As family dynamics continue to evolve, more parents require of school hours care. Schools are providing it onsite and the regulatory and staffing challenges continue to get more complex, but where has it evolved from and what is the future of before and after care in primary schools across Australia?
If you were living in the 70s then you were listening to Skyhooks on the radio and you knew it was also a long way to the shop to buy a Chiko Roll (even if AC/DC had the words a little different). Societal norms at that time saw children making their own way to school and they were free to roam anywhere in the neighbourhood so long as they were home for dinner. Out of school hours care programs didn’t really exist as there wasn’t a need.
Fast forward a generation or two to today and our streets are a very different place. Society now deems them a much more dangerous place for young children to be and children finding their own way home from school is no longer considered the norm. With the rate of families in which both parents work continuing to rise (currently three in five), the demand for out of school hours care is stronger than ever (see Table 1) and, in many cases, is a non-negotiable requirement for parents when choosing schools.
Previously unregulated and flexible in their approach, out of school hours care programs have come a long way in the past 30 years. What was once an easy program to run in-house, thanks to the lack of licensing, regulation, legislation, and reporting requirements, is now a veritable labyrinth of laws, compliance requirements, compulsory staffing ratios and records management expectations.
The introduction of the National Quality Framework (NQF) in 2012, by the Australian Children’s Education and Care Quality Authority, brought a renewed level of safety and quality to what had become a significant industry and provided benchmarks and targets that programs must abide by in order to gain and retain accreditation.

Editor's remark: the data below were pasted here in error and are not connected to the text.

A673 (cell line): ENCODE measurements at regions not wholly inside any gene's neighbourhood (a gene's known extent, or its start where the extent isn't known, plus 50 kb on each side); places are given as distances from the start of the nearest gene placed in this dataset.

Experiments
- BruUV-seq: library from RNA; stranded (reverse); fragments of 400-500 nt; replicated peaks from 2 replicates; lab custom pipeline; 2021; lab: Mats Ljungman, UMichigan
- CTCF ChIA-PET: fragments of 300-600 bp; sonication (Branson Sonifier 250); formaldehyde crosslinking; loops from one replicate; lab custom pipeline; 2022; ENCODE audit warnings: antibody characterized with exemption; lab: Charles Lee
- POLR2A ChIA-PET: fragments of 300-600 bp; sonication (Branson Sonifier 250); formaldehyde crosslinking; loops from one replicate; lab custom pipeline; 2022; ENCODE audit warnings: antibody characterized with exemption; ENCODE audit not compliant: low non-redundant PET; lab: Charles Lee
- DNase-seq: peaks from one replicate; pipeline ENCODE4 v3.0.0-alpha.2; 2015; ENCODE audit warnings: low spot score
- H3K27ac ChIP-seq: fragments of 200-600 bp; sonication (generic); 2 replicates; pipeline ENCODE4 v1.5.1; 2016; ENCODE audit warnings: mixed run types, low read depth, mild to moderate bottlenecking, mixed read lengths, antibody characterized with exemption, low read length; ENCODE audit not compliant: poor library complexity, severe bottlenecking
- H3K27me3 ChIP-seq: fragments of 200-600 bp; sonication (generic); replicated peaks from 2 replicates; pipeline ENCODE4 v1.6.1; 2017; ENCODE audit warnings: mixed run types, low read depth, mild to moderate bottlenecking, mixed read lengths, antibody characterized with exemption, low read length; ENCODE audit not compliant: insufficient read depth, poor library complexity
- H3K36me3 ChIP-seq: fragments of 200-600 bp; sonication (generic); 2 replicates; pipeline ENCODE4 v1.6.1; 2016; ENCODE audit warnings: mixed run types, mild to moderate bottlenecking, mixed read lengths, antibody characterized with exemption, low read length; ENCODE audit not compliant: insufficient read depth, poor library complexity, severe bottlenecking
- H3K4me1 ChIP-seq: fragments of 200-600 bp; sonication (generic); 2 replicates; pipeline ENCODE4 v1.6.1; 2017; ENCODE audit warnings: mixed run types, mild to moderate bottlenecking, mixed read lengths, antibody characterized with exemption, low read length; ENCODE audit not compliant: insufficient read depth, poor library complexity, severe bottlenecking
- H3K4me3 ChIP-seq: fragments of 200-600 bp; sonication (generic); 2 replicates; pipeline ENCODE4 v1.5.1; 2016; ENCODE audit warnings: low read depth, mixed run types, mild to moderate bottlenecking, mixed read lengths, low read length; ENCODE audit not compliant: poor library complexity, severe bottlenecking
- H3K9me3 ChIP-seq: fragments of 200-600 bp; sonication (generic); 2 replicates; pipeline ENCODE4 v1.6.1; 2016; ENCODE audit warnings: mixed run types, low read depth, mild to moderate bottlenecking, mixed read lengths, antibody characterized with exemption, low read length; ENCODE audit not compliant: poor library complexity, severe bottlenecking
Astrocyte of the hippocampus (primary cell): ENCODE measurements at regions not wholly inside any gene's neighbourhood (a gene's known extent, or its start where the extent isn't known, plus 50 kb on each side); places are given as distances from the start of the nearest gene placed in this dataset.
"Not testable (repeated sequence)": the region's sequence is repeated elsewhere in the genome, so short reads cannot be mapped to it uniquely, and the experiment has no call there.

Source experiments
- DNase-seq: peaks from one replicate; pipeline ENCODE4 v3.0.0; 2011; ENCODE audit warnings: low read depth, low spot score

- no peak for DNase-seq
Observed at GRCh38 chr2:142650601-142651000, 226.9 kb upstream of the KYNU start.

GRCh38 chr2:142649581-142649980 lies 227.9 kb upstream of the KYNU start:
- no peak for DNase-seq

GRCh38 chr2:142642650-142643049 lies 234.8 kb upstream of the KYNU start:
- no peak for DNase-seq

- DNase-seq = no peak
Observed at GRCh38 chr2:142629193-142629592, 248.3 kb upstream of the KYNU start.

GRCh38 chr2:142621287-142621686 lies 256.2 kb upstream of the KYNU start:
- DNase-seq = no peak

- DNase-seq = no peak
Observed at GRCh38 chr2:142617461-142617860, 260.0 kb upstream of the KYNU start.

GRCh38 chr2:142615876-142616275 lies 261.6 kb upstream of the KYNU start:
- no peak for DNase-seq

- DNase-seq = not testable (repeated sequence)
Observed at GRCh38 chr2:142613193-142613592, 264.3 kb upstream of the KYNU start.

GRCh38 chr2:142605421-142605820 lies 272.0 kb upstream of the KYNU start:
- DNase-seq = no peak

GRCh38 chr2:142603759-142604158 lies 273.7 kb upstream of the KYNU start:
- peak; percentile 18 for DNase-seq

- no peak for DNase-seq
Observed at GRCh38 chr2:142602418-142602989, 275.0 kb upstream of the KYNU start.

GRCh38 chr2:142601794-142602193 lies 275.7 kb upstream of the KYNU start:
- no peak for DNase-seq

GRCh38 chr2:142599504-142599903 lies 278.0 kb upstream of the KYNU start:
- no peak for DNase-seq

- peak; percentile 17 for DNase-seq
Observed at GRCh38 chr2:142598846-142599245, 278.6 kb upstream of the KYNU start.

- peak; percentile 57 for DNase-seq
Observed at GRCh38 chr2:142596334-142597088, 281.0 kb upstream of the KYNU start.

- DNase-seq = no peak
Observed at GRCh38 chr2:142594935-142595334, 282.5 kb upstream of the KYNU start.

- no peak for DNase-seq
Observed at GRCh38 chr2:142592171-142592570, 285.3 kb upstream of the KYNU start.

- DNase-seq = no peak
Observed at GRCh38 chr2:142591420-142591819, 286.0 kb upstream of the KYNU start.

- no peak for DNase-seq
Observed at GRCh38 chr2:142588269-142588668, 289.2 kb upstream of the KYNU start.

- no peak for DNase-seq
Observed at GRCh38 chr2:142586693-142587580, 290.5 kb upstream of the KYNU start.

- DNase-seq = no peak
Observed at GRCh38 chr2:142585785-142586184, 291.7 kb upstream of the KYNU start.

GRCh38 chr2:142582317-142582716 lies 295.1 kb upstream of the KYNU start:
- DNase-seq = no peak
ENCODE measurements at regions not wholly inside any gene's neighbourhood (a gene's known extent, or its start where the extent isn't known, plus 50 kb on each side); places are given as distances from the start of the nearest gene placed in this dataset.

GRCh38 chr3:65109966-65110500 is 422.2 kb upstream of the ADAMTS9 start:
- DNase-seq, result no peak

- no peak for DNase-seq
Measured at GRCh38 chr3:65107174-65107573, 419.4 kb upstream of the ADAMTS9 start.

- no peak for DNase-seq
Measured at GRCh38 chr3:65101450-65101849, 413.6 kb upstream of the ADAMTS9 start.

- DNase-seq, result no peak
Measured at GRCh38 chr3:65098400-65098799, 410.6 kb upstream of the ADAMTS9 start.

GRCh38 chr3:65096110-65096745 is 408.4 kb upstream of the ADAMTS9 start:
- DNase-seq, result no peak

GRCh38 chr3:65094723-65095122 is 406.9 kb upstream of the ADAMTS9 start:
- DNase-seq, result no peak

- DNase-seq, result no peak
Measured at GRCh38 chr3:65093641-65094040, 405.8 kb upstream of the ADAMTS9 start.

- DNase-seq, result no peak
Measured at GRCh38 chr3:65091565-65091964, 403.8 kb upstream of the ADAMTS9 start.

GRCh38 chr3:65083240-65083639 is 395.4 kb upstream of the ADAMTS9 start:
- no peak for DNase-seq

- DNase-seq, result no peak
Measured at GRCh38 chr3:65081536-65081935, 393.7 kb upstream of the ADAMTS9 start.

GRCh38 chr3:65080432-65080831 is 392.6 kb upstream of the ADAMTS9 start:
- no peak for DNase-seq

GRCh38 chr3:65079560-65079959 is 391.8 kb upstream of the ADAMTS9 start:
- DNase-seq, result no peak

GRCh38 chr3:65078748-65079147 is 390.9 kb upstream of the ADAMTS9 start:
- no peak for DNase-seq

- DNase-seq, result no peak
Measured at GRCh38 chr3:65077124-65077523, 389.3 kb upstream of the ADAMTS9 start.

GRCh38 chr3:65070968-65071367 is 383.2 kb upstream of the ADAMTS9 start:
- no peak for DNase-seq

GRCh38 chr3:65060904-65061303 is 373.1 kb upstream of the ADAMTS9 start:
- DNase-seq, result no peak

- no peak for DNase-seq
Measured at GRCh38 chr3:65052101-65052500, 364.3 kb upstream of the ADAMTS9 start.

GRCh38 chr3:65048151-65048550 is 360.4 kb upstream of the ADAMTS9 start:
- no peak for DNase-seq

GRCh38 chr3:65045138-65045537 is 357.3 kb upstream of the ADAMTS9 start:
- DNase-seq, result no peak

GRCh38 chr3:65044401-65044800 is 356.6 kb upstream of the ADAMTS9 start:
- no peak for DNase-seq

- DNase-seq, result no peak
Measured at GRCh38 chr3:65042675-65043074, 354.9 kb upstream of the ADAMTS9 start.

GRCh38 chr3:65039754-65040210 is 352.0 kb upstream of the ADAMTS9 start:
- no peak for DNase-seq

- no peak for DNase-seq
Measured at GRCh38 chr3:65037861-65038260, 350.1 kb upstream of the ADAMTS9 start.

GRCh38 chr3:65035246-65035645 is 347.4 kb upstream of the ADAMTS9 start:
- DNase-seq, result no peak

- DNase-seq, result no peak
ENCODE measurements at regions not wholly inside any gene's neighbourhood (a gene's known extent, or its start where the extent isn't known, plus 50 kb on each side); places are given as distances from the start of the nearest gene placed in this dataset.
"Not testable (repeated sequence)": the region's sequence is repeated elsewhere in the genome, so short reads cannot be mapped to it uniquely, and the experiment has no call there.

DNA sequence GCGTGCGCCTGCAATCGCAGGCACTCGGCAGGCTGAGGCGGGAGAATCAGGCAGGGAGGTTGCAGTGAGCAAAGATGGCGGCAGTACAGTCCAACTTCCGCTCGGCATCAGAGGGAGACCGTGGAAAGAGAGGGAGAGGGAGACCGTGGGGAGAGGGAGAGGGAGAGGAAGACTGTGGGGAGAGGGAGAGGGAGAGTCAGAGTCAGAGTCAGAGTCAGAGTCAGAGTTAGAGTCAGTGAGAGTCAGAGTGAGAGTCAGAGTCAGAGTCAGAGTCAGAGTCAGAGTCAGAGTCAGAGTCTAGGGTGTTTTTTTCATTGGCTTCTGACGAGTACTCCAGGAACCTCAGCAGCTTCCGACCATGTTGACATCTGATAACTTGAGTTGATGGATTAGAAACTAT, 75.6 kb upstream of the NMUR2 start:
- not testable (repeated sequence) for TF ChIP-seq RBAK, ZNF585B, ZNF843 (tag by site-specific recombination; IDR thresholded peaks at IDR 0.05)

The government further endorsed the NQF by announcing a range of child care rebate schemes but only to parents utilising licensed out of school care services. These rebate schemes are now not only a fundamental benefit for families and parents but are also regularly featured, and hotly debated, in Federal elections.
The staffing landscape has also changed considerably since the early inception of out of school hours care.
Initially, run and staffed by mums and dads, school committees, volunteers and members of parent-teacher associations, before and after school care programs are now required by law to be staffed with childcare trained and qualified professionals with current first aid certificates and anaphylaxis training. Ensuring the right mix of team members to adequately cover compliance requirements can prove troublesome for small providers.
While the past 3 decades have seen significant advancements and changes to the out of school hours care industry, the journey is not over yet. As society continues to evolve so too do the needs of working families. This evolution in turn shapes and drives before and after care services.